One of the symptom or perhaps better put, a victim of the economic crisis in Greece is air quality, especially in large cities such as Athens and Thessaloniki as people switch from using heating oil and electricity to burning wood in order to heat their homes.
The government's attempt to claw in revenue by massively increasing taxation on the heating oil that used to be the staple of central heating boilers in many urban apartment blocks has seen many residents abandon them, unable to pay for the oil that fuelled them. In addition, in Greece people are wary of running up massive electricity bills and so are loathed to rely just on it for heating.
In their place many people have returned to traditional wood burning stoves which produce far more air pollution than other forms of heating and in built up urban areas have led to a serious decline in air quality, especially when combined with other sources of smog such as car exhaust fumes.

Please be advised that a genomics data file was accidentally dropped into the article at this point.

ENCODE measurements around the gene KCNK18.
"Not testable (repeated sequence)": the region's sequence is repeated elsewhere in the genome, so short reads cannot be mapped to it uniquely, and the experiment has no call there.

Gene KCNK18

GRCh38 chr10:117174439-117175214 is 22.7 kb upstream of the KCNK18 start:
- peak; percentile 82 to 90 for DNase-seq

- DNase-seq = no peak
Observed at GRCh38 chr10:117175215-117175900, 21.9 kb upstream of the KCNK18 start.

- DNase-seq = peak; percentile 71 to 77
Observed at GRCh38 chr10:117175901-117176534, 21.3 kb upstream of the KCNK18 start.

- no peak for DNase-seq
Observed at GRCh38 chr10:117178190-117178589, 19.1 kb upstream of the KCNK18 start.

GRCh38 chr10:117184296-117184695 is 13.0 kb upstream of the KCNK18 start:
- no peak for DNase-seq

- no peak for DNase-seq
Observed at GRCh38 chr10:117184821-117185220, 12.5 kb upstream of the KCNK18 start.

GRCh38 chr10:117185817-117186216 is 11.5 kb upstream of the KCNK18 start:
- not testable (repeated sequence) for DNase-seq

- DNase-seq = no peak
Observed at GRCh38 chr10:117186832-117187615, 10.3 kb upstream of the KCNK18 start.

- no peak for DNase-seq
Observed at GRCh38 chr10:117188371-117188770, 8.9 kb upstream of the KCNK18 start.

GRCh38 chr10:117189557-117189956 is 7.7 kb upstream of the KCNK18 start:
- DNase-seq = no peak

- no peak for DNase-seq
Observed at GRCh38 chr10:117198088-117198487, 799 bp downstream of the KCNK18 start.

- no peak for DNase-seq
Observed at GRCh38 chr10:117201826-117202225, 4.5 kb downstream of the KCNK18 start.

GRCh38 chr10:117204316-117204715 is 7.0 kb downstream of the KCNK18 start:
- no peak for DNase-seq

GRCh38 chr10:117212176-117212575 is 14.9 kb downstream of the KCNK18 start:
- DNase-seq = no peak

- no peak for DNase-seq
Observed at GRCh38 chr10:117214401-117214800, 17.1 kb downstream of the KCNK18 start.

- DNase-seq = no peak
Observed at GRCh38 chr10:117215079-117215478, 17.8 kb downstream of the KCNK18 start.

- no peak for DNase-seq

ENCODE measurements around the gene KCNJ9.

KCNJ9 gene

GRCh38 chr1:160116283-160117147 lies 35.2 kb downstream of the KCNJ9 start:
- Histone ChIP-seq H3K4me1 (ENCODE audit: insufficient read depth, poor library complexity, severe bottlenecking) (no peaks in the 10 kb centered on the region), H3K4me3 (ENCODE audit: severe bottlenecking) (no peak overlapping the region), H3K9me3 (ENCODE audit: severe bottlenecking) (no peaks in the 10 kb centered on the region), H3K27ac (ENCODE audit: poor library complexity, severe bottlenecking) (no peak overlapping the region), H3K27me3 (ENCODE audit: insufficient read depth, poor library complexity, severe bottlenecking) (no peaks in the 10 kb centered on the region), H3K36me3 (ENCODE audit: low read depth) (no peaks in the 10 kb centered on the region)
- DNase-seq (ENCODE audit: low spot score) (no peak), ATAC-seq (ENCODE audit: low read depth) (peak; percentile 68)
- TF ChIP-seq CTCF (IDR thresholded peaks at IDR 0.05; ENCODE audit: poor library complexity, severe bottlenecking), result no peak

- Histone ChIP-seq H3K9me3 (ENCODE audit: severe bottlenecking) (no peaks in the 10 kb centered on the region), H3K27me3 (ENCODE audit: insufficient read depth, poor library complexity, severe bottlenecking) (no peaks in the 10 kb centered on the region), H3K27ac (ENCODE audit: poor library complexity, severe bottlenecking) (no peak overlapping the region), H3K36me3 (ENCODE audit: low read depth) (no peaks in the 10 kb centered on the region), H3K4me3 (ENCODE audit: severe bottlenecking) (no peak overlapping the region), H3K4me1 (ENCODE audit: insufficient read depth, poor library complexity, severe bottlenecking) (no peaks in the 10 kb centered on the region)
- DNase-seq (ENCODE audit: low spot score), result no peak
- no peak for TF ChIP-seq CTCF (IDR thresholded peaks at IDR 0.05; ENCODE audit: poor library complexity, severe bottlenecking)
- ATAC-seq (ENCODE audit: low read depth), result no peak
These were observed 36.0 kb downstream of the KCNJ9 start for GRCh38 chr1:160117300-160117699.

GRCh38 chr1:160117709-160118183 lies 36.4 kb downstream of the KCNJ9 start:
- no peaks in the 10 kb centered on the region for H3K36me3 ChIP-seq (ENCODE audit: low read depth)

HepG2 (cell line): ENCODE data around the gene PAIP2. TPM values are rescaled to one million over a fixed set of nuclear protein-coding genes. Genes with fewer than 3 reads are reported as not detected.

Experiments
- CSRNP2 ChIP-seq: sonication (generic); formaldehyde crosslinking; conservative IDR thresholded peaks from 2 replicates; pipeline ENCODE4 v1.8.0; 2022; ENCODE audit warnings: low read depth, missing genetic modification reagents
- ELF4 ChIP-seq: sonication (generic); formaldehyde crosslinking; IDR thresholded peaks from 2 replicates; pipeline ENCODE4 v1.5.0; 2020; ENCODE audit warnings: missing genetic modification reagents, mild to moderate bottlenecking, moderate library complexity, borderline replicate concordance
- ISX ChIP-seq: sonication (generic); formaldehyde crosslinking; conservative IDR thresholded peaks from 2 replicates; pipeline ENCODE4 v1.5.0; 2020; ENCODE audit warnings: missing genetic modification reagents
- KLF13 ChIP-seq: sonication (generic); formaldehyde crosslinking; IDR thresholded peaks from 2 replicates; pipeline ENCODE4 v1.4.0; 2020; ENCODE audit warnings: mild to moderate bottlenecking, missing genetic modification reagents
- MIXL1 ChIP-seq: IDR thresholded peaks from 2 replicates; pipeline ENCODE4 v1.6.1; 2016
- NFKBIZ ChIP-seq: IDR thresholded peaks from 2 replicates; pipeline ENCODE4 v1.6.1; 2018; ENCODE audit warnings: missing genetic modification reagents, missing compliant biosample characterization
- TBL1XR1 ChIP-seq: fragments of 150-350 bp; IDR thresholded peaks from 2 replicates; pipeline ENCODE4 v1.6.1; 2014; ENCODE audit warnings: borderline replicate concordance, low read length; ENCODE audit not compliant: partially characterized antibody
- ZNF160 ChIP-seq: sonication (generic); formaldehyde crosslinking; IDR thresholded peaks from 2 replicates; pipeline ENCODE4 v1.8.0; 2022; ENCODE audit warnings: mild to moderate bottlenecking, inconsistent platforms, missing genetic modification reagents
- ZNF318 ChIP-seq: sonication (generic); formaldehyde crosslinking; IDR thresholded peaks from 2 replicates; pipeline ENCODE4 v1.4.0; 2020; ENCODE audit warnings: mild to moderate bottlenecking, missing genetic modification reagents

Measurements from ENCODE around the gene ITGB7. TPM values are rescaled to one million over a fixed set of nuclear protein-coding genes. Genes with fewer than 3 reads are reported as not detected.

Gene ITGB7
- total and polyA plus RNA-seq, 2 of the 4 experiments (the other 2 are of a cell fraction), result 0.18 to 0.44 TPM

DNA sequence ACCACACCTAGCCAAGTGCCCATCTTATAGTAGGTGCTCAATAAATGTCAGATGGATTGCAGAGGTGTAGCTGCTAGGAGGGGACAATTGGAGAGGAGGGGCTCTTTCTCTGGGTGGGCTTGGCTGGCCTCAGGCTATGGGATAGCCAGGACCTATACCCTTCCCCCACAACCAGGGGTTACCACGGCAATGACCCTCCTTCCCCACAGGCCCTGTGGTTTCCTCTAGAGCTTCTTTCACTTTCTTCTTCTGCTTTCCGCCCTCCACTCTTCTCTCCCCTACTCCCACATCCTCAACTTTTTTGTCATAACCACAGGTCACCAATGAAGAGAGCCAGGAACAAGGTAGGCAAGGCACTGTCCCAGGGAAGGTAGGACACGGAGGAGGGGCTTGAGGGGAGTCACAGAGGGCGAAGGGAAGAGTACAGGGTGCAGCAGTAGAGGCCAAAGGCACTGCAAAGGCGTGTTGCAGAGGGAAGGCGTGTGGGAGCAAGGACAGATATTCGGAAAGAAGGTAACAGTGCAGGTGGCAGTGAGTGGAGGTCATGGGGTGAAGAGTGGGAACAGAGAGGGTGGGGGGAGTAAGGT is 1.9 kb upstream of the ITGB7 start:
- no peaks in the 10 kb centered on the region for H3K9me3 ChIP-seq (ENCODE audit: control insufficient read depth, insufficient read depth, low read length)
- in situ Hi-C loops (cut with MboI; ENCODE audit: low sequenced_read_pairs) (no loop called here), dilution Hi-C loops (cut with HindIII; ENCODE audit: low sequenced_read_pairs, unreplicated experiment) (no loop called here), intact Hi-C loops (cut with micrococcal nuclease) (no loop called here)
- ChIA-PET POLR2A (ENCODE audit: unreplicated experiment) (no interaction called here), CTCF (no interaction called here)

The recent bitterly cold spell in Greece dramatically brought to the fore energy poverty, yet another entry in a long list of woes that Greeks have had to face since the start of the economic crisis in 2009. Even after years of supposed bail outs and mandated economic "adjustments" (Read cuts in health, educational spending, pensions etc) the economy continues to wither and die on the vine, starved on capital and the prospect of improvement any time soon.